Believe It or Not, White People Have History and Culture, Too

Black Lives Matter protesters march past Grand Forks Central High School at the beginning of an event Friday, June 19, in Grand Forks. Eric Hylden / Grand Forks Herald

MINOT, N.D. — Recently, the Associated Press updated its style guide, an influential publication used by journalists across the industry, to state that the word “black,” when used to describe a person, should be capitalized.

The change was intended to reflect “an essential and shared sense of history, identity and community among people who identify as Black, including those in the African diaspora and within Africa,” according to the AP’s VP of standards John Daniszewski. “The lowercase black is a color, not a person.”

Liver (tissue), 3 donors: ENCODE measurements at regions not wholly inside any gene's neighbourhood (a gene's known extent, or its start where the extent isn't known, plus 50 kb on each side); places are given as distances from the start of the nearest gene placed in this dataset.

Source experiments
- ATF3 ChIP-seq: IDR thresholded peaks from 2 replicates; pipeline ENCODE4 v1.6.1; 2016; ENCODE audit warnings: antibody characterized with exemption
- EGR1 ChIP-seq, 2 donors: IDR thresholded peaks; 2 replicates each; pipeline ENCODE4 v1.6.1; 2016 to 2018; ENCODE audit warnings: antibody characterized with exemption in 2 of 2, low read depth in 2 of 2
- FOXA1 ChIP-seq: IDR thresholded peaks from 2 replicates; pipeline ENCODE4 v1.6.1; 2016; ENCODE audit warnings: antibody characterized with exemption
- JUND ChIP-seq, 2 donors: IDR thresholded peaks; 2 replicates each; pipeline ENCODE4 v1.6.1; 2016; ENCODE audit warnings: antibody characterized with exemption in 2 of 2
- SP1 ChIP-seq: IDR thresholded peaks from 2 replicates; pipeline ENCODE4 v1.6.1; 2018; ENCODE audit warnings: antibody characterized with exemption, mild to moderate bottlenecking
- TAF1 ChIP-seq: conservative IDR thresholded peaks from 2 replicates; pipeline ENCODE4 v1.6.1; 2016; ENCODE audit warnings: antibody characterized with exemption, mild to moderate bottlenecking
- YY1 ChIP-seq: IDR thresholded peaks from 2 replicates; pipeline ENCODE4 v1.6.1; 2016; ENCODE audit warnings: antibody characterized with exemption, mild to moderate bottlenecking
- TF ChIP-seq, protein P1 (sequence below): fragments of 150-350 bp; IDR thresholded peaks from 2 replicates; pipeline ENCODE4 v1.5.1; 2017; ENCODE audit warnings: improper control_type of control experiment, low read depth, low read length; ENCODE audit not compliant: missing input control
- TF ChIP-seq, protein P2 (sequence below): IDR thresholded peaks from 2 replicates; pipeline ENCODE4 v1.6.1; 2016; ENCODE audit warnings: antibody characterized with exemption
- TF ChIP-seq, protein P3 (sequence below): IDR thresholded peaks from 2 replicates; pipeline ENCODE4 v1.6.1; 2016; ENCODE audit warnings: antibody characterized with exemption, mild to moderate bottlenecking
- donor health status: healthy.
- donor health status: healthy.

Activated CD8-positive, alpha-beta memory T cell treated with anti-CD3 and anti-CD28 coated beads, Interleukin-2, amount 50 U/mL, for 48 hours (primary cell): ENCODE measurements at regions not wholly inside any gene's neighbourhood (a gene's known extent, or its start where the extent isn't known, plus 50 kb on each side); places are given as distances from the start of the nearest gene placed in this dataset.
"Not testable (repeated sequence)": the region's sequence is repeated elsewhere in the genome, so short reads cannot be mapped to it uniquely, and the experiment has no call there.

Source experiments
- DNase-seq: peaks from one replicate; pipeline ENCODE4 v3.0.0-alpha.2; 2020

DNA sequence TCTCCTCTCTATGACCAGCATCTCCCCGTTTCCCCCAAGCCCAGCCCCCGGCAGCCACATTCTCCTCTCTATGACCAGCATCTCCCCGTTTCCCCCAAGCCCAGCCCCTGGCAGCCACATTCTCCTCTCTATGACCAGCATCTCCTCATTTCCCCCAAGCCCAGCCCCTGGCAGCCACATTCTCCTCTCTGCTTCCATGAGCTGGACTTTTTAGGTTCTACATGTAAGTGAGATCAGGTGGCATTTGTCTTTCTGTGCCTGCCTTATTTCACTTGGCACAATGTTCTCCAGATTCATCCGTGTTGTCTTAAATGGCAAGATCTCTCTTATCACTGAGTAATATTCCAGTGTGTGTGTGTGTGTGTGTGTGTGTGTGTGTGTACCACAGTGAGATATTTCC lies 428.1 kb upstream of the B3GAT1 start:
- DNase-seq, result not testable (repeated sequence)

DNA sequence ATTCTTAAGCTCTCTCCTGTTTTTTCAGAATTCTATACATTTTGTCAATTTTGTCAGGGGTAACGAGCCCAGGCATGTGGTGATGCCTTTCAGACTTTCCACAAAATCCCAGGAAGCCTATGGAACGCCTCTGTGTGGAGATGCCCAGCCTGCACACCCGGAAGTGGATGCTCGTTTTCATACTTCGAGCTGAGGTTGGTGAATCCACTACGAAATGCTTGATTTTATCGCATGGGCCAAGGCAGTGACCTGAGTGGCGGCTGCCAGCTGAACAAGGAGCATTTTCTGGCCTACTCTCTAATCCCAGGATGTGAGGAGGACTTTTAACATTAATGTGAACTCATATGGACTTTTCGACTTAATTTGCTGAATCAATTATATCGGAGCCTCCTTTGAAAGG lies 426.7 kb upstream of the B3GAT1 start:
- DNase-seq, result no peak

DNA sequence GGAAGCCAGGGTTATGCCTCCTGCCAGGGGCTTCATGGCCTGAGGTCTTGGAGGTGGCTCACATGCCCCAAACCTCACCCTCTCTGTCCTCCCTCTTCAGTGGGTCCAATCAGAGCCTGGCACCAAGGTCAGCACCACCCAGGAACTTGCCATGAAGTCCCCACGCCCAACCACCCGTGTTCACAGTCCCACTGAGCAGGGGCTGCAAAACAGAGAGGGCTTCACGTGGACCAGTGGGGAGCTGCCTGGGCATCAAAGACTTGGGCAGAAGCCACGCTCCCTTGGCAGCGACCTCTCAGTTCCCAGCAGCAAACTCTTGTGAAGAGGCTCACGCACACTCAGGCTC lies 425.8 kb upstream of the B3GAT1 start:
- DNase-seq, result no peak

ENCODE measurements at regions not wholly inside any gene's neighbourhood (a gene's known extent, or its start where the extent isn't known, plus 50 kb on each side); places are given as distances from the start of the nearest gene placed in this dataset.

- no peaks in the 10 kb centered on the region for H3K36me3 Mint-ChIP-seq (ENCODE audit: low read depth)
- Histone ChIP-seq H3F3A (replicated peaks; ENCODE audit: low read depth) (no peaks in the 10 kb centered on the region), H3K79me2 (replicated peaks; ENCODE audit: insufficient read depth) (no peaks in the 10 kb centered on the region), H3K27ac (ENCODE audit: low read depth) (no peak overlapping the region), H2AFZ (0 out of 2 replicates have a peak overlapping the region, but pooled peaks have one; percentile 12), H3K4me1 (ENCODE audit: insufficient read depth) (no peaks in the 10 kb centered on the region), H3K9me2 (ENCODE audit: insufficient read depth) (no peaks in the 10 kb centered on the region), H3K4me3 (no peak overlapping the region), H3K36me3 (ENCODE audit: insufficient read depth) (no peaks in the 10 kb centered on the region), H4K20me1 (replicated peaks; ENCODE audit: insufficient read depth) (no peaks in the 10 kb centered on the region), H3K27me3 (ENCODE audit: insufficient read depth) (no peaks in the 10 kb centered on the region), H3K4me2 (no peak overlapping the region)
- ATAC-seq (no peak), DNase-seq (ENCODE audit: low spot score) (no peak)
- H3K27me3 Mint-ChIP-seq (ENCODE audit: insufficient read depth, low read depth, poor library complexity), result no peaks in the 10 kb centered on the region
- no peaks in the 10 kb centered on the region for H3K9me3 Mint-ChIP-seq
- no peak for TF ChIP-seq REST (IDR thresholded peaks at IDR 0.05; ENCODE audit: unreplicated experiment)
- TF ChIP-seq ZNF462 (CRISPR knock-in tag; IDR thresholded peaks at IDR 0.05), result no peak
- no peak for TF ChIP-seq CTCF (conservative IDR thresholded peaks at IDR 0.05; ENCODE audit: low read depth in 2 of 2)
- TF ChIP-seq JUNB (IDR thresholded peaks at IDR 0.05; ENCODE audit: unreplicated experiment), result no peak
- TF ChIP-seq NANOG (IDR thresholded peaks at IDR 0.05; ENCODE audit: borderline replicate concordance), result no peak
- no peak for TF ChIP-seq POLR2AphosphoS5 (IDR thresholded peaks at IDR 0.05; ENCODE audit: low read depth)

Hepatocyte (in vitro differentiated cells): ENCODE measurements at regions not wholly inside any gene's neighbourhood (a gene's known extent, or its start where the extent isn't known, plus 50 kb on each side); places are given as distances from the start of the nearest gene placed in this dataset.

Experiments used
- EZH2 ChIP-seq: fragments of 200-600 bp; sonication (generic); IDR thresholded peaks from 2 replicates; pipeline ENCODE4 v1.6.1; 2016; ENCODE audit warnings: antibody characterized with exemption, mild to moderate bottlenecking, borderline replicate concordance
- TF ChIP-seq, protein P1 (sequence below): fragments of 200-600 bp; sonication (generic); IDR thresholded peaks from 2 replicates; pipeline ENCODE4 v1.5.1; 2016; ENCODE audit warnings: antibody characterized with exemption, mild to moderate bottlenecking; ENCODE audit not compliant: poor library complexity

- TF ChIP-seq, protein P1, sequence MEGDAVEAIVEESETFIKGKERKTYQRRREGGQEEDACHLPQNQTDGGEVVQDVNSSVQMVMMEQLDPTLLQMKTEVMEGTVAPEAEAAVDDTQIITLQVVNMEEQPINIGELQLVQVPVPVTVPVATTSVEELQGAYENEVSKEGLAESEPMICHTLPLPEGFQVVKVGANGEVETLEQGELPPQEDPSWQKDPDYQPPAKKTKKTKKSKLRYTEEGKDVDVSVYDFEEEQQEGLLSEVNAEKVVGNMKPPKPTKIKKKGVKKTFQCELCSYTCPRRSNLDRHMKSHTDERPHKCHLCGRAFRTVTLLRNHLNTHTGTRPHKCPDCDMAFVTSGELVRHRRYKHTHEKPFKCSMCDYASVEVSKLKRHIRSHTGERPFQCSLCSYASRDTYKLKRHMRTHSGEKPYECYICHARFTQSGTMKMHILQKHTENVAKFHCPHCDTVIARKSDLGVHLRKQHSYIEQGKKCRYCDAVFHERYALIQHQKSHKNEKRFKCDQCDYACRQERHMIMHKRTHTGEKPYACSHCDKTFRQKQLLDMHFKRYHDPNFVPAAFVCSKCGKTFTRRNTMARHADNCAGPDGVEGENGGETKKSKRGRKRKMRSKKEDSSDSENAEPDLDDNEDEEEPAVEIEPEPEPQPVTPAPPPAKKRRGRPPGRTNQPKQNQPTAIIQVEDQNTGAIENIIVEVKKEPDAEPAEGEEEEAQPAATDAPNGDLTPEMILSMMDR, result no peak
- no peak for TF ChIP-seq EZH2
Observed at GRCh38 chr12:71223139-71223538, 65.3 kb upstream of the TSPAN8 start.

Seems reasonable to me. We already capitalize Hispanic and Asian and Native American, so why not Black?

My company has adopted this style change as well, so when you’re reading my columns, you’ll see the change.

But what about white, when used to describe people? Shouldn’t that be capitalized, too?

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Rob Port is the editor of SayAnythingBlog.com, a columnist for the Forum News Service, and host of the Plain Talk Podcast which you can subscribe to by clicking here.

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